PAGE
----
With the lockout now resolved, hockey fans everywhere can rest easy knowing that the game they love will indeed be returning for an abbreviated season.
Getting past the pain, frustration and other negative feelings created by this work stoppage will be difficult. In fact, many fans probably won’t come back during the shortened 2013 season. I’m even at a bit of a loss in terms of where I stand as the season is set to begin. I’m certainly glad that I’ll get to watch the Sabres and maybe even catch a few games live. But at the same time the lockout left me with a very empty, lethargic feeling about the NHL and hockey as a whole.
Early on in the lockout I was determined to not pay too much attention to the daily back and forth between the league and the PA. Not until the days in December and November when things appeared to be very close to being resolved did my ears truly perk up. Of course, that was just a precursor to one more month of maddening negotiations that were little more than tire spinning in the grand scheme.
The 16-hour marathon session that ended this charade was basically what fans and media had been clamoring for since September. Sitting down and presenting offers before meeting in the middle was also what had been pushed for by fans and media alike for the entire run as well. Yet it took until January. As Ryan Miller said at one point, it seemed as if this was more about satisfying egos than protecting the integrity of the game.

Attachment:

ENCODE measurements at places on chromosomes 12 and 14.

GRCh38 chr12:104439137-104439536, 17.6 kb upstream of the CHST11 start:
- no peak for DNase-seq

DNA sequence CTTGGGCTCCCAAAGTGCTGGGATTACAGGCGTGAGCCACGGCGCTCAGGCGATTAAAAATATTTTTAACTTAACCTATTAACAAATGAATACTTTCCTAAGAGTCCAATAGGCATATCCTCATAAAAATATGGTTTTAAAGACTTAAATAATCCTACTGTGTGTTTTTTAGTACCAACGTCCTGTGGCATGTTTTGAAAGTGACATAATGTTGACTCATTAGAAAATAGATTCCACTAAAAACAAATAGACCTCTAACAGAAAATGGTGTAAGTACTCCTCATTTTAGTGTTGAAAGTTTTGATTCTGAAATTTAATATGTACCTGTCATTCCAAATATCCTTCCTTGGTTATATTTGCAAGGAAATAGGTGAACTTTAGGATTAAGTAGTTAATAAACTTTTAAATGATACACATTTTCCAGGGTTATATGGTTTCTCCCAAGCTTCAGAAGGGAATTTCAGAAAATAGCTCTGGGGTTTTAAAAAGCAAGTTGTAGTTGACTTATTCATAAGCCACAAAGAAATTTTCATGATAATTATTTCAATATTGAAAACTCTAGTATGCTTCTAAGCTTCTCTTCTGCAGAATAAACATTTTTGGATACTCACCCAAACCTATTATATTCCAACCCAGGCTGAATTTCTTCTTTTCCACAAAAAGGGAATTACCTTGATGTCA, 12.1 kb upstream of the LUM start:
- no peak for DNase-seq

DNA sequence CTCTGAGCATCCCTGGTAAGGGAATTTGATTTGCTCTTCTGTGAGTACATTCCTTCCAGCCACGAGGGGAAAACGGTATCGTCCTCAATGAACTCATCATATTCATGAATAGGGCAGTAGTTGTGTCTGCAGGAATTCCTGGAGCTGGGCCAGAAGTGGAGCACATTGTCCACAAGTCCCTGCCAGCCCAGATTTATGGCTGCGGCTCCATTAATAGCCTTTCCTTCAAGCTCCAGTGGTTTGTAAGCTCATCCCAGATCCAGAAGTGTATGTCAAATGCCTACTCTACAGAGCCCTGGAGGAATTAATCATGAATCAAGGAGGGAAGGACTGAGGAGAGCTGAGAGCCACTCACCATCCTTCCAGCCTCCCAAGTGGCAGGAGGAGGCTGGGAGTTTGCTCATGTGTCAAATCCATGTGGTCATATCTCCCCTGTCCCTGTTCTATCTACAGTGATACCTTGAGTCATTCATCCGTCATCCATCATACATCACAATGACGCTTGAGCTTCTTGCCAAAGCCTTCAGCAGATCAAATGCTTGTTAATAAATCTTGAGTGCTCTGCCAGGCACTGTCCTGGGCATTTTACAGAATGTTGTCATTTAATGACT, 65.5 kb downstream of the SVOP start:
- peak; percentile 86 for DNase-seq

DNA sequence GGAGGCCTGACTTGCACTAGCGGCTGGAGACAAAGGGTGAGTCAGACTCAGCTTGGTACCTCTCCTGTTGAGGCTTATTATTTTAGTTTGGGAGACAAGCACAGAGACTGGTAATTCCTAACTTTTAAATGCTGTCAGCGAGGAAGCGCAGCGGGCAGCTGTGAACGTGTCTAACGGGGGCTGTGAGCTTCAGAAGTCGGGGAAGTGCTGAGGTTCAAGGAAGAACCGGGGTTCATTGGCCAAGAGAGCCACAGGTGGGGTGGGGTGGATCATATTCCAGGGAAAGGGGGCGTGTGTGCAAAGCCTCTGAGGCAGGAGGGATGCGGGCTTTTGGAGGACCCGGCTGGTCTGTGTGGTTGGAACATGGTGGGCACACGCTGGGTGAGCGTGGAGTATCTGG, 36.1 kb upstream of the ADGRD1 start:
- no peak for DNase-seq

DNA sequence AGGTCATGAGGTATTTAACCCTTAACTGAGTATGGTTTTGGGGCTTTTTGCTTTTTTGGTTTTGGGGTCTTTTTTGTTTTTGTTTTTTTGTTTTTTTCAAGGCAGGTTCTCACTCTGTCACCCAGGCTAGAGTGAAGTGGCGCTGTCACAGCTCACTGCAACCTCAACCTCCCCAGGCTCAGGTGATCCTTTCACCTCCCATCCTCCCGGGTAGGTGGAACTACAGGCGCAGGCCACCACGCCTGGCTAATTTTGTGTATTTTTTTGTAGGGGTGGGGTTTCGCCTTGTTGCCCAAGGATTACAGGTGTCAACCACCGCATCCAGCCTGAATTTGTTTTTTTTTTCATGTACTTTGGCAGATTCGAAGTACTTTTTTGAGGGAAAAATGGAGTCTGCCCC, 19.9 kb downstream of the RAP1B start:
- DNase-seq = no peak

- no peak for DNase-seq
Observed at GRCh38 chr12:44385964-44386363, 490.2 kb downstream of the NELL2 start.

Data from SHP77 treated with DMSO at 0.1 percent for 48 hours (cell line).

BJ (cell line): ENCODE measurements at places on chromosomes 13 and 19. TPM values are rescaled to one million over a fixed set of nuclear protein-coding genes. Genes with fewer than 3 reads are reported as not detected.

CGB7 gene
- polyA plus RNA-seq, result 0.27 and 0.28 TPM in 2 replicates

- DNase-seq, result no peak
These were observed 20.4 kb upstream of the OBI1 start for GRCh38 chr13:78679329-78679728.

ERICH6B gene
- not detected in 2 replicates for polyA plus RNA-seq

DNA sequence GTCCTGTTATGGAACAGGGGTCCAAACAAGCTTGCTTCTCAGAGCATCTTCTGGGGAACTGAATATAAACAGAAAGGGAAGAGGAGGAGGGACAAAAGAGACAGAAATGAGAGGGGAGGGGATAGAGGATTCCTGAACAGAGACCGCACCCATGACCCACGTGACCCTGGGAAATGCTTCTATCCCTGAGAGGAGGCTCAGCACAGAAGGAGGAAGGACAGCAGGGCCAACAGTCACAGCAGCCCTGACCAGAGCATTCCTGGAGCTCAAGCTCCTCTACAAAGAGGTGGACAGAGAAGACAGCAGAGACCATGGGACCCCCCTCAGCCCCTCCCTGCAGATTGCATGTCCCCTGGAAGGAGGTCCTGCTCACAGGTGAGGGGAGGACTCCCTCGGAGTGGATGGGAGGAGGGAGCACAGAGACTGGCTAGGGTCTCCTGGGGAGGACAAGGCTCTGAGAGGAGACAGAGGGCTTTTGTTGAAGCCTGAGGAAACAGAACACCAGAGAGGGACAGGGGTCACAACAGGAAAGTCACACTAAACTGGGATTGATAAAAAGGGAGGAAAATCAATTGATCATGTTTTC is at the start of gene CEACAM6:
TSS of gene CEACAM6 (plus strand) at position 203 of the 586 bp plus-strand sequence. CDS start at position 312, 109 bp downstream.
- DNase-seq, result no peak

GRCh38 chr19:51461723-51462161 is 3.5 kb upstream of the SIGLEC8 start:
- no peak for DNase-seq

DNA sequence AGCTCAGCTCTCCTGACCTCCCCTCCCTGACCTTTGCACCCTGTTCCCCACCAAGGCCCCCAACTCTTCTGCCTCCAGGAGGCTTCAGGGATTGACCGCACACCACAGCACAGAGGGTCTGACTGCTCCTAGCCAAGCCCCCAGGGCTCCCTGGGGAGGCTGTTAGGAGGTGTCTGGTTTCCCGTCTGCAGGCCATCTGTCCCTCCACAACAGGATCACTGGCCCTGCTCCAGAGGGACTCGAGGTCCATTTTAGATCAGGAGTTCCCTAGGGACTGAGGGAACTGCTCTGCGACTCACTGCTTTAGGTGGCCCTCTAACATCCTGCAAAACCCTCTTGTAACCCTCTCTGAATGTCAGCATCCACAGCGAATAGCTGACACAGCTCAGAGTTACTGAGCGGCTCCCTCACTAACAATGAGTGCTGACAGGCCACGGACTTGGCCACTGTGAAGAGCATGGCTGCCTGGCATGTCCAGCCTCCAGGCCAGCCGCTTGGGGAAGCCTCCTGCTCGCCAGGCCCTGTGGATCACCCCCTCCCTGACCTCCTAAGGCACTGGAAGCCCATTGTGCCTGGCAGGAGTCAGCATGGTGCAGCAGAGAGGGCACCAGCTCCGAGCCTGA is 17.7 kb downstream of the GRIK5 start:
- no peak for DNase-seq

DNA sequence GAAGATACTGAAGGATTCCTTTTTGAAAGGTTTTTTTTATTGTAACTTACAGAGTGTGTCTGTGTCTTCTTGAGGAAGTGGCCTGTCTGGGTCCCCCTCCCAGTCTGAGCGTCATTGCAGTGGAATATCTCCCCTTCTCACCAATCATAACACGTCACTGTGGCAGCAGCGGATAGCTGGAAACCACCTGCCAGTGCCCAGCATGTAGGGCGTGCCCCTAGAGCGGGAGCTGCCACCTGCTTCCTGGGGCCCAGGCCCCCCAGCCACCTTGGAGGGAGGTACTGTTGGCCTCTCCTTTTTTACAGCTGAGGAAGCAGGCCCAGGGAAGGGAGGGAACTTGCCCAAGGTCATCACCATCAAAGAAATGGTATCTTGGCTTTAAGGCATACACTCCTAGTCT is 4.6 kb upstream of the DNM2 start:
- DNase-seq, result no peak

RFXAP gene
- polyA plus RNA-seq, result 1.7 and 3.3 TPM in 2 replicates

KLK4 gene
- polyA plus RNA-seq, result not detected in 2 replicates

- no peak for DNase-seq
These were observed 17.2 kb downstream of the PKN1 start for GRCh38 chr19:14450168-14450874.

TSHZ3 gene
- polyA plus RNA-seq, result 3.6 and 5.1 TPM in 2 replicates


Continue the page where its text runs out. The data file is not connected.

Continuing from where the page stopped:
But now the game is back. There is a new 10-year CBA with a few interesting new clauses and what should be a fail-safe to prevent owners and GMs from turning player contracts into the circus act they had become. I’d say the league ended up with a slightly better result than the players, but not by much. The PA managed to get quite a bit of salary variance built into the CBA that will allow players to still work large salaries into the seven or eight-year deals they will be signing.
For me, the only thing I care about is the 10-year CBA with the eight-year out clause. It guarantees some longevity for the league and should hopefully curb the impact of the next CBA negotiations. At least that would be my hope.
As for the fans, I think everyone has a right to their own opinion. If you want to welcome the game back with open arms, do it. I just won’t agree with you. I think all fans should be pleased that the game is back and they should eventually embrace this awesome sport. However, the owners and stewards of this game should have to see tangible proof of what they’ve done. If the fans come back blindly there will be no reason for owners, PA reps, league officials and players to feel badly about what has happened.
I would love if there was 15 empty buildings on January 19. Just a one-time league-wide protest that you stepped on our toes a little too hard this time and you need to pay the price. Leave arenas empty, just for that first game. Let owners see the damage they caused, then come back and enjoy the rest of the schedule that has been granted to you.
Perhaps this is a drastic step and it would unfairly punish arena and team employees who have already suffered more than they should through this lockout. But their bosses (some of them at least) were the ones driving this charade and they should realize that their golden goose has been tarnished. This is also a measure which is beyond impossible to complete. Getting 1,800 people to do something in unison is hard enough; getting 18,000 in 15 different cities would be near impossible. Still, it’s a thought and would certainly send a pretty loud message.
Either way, you have 48 games to soak in, hopefully your team gets off to a good start